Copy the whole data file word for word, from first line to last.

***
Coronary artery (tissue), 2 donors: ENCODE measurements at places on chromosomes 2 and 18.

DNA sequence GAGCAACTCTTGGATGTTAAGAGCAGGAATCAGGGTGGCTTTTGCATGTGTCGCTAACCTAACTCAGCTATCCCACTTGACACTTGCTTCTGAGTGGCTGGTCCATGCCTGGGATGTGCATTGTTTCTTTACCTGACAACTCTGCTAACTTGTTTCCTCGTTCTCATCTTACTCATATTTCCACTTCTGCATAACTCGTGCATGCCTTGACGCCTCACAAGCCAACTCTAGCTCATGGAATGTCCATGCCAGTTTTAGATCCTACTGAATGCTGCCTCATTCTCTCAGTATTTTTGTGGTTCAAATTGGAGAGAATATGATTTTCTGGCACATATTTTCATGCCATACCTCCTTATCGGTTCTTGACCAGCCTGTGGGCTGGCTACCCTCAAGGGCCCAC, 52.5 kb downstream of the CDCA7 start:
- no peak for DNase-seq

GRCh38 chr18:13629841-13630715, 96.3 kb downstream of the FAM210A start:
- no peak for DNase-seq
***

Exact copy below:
Coronary artery (tissue), 2 donors: ENCODE measurements at places on chromosomes 2 and 18.

DNA sequence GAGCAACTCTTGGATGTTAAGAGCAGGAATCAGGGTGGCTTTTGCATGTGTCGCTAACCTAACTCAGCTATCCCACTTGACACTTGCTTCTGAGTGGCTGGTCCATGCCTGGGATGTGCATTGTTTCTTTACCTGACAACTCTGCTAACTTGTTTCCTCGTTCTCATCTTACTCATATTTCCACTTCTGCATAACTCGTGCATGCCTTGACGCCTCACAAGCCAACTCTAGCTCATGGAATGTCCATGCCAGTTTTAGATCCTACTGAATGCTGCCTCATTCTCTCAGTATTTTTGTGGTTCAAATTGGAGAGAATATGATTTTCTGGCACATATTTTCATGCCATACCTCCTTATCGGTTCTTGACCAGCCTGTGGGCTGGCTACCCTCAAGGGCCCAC, 52.5 kb downstream of the CDCA7 start:
- no peak for DNase-seq

GRCh38 chr18:13629841-13630715, 96.3 kb downstream of the FAM210A start:
- no peak for DNase-seq